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NEW YORK — Gisèle Halimi, a French lawyer, activist, and author who championed feminist causes and other human rights efforts for more than seven decades, playing a key role in the decriminalization of abortion in France, died at her home in Paris on July 28, one day after her 93rd birthday.

The death was confirmed by her son Emmanuel Faux.

As a lawyer, Ms. Halimi frequently sought to redress injustices against women and to seek justice for victims of torture in countries like Tunisia and Algeria, both of which were under French control when she began practicing law.

“She assumed the world was divided between oppressing and oppressed people,” said Violaine Lucas, a national secretary of Choisir La Cause des Femmes, a women’s rights organization that Ms. Halimi cofounded in 1971 with the author and philosopher Simone de Beauvoir. “These convictions were in her guts.”

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Her cases were often high-profile and precedent-setting, and helped shift French laws and attitudes.

In 1960, during the Algerian war for independence, Ms. Halimi represented Djamila Boupacha, an Algerian nationalist who was charged with attempting to bomb a cafe near the University of Algiers and then raped and tortured while in French custody. Ms. Halimi encouraged her to pursue a case against her captors, an almost unheard-of course of action at the time, and the case became a cause célèbre in France after Beauvoir wrote about it in Le Monde at Ms. Halimi’s request.

Boupacha was eventually released and pardoned. (The case was the subject of a 2011 French TV movie, “Pour Djamila.”)

Ms. Halimi’s reflections on the case, with contributions from other writers, like Françoise Sagan, became her first book, with an introduction by de Beauvoir and a cover portrait of Boupacha by Pablo Picasso.

Ms. Halimi worked on another landmark case in 1972, this time focused on a teenage rape victim and her right to get an abortion, which was illegal at the time except in cases in which the life of the mother was in danger. The young woman, Marie-Claire Chevalier, was found innocent of committing a crime, and the trial helped shift the country’s abortion laws toward decriminalization.

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Ms. Halimi’s legal advocacy work also helped strengthen France’s laws against rape and lead to the abolishment of the country’s death penalty.

Ms. Halimi had a reputation for being combative in her convictions, but her courtroom arguments were notably calm, surprising some judges and other lawyers. “They were expecting that she would be like a crazy woman,” said Emmanuel Pierrat, a lawyer and author who had watched Ms. Halimi try several cases. “Not at all.”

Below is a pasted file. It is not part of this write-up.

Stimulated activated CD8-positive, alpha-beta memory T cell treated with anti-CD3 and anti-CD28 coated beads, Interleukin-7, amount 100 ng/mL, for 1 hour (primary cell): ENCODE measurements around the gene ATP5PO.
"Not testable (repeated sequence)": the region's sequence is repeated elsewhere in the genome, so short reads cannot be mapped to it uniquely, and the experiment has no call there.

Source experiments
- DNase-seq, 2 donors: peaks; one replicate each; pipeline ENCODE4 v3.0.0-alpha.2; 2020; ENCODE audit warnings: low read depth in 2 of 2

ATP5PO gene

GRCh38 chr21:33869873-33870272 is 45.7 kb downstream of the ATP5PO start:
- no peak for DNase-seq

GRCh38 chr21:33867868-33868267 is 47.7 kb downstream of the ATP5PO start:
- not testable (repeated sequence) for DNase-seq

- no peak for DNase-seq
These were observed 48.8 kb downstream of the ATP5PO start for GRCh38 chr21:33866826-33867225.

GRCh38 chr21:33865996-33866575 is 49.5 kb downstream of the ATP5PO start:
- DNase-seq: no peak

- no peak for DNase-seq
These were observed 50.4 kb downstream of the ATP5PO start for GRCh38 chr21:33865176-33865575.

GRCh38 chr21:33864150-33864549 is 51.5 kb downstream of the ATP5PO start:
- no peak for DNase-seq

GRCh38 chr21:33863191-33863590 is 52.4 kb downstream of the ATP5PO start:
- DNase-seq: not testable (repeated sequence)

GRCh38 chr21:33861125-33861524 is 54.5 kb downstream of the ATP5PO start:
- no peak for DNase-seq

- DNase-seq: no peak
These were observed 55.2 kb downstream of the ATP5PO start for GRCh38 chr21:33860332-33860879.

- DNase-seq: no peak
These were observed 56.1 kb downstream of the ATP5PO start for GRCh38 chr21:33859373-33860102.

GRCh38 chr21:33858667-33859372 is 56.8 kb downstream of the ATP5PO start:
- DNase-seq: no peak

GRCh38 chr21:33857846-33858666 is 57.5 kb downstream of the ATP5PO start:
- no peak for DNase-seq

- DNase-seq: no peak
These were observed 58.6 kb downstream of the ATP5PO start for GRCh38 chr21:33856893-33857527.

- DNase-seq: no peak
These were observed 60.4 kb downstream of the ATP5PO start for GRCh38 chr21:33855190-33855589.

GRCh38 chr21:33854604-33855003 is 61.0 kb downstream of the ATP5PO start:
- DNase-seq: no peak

He added, in a phone interview: “As soon as she started to talk, everybody was silent. She had a commanding presence.”

Gisèle Halimi was born Zeiza Gisèle Élise Taïeb on July 27, 1927, in Tunis, in the port neighborhood of La Goulette. Her father, Edouard Taïeb, was a legal clerk; her mother, Fortunée (Metoudi) Taïeb, who was known as Fritna, was a homemaker. The household was extremely traditional and male-dominated.

When Gisèle was born, her father was so upset at the arrival of a daughter instead of a son that he kept her birth a secret for several weeks. Learning of this afterward, Ms. Halimi was stung by his reaction.

“She was always coming back to that,” said Annick Cojean, a senior reporter at the French newspaper Le Monde and coauthor of a book of conversations with Ms. Halimi.

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From an early age, Ms. Halimi rebelled against her family’s expectations, its preferential treatment of her brothers, and a proposed arranged marriage. When she was 10 she went on a hunger strike to fight for more equal conditions within her family. She described the episode in the new book as “her first feminist victory.”

She excelled in school and decided as a teenager to become a lawyer. She went to Paris to earn her law degree and study philosophy at the Sorbonne.

In 1961, Ms. Halimi married Claude Faux, who was Sartre’s secretary; he died in 2017. An earlier marriage, to Paul Halimi, ended in divorce.

In addition to her son Emmanuel, she leaves two other sons, Jean-Yves Halimi and Serge Halimi; a brother and a sister; and two grandchildren.